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According to the Federal Reserve Bank of New York, U.S. household debt surpassed $16 trillion in the second quarter of 2022 due in large part to high interest rates and rampant inflation. This debt has increased by $2 trillion alone since the end of 2019, right before the COVID-19 pandemic began. Mortgage balances hiked up to $207 billion during the second quarter of 2022 and credit card balances climbed by $46 billion.
Sound Dollar compiled and ranked the top five most common types of debt in the U.S., using data from the Federal Reserve Bank of New York. The rankings are based on the total amount of debt held in the U.S. in the first quarter of 2022.
U.S. households are spending more on just about everything due to inflation— food, gas, medical expenses, and transportation—and they are borrowing more. Since 2016, credit balances not related to housing costs saw the biggest increases while student loan debt barely budged, according to the Federal Reserve.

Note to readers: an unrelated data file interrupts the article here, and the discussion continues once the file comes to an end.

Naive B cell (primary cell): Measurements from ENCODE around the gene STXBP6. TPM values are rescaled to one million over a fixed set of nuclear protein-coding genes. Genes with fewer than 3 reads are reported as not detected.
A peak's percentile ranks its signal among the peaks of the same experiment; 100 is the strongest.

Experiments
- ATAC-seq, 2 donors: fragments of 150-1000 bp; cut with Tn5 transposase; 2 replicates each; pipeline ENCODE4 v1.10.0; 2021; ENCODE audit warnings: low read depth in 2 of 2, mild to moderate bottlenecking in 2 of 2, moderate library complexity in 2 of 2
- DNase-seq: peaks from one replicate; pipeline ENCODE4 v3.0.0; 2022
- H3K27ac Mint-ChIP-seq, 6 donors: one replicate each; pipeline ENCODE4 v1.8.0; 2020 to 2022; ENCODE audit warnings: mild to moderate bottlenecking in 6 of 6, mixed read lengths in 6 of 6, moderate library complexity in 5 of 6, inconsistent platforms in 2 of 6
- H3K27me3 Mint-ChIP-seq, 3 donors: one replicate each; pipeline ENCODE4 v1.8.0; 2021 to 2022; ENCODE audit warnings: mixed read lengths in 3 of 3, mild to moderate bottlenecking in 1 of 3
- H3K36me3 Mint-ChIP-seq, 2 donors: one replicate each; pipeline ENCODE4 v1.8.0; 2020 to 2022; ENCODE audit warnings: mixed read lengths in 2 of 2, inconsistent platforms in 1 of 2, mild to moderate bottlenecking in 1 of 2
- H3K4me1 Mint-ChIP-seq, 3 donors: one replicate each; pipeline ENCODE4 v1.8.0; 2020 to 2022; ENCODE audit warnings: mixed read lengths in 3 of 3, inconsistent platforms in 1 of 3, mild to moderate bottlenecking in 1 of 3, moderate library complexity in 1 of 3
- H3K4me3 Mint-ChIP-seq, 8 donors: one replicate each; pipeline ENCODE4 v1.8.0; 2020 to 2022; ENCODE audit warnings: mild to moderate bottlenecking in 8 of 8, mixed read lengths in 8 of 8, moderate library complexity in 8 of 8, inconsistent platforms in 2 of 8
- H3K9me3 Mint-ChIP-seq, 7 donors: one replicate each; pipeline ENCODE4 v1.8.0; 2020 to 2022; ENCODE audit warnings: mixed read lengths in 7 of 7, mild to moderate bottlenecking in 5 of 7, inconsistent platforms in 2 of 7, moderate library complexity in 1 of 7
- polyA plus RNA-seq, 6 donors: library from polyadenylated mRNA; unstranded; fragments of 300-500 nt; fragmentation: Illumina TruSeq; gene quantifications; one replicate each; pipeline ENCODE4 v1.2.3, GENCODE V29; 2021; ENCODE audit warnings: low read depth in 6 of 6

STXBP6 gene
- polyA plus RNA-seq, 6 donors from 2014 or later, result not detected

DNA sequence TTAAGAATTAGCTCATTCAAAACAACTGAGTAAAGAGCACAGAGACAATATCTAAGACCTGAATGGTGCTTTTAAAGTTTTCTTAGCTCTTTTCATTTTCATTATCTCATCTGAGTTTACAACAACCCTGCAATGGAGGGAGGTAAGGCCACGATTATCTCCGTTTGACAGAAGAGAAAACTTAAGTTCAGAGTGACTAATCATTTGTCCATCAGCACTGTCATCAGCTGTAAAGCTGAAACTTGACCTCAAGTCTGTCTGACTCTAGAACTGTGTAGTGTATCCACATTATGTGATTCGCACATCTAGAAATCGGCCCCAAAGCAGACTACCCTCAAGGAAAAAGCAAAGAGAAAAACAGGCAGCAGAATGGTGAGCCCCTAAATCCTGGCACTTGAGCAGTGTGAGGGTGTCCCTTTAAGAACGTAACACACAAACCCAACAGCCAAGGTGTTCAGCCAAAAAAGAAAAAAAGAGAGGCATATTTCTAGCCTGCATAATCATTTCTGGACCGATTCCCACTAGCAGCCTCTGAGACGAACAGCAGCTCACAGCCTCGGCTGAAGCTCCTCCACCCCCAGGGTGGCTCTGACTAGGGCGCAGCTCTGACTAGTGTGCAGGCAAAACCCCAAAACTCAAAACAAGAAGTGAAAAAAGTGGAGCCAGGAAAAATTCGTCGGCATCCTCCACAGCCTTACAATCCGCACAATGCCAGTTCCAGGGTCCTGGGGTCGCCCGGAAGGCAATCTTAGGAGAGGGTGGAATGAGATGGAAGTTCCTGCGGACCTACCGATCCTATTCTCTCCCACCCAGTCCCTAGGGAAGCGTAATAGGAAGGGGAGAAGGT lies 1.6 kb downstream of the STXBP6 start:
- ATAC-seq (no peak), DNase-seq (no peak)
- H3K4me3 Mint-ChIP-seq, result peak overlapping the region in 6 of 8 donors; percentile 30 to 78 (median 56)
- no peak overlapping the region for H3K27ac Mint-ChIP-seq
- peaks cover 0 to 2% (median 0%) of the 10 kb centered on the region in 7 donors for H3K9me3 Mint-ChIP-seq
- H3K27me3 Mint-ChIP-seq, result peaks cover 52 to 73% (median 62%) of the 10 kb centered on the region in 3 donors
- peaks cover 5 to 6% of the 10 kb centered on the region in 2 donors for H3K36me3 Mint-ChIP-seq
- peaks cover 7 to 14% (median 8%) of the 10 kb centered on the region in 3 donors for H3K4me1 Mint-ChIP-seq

Household debt is often measured by a total of all monthly payments owed and the amount of interest generated in correlation to the borrower's income. Consumer spending rose significantly during the 20th century as more people bought vehicles and appliances, which were often purchased with credit.
According to a March 2022 report published by the Urban Institute, 28% of Americans with credit records had debt in collections. Debt isn't always a bad thing—"good debt" is money owed for items or investments that can help build wealth, such as mortgages. But money owed on purchases that provide little financial gains, such as electronics or vacations, can quickly accrue as "bad debt" that can weigh down a person's personal finances.
Continue reading to find out the five most common kinds of debt in the U.S.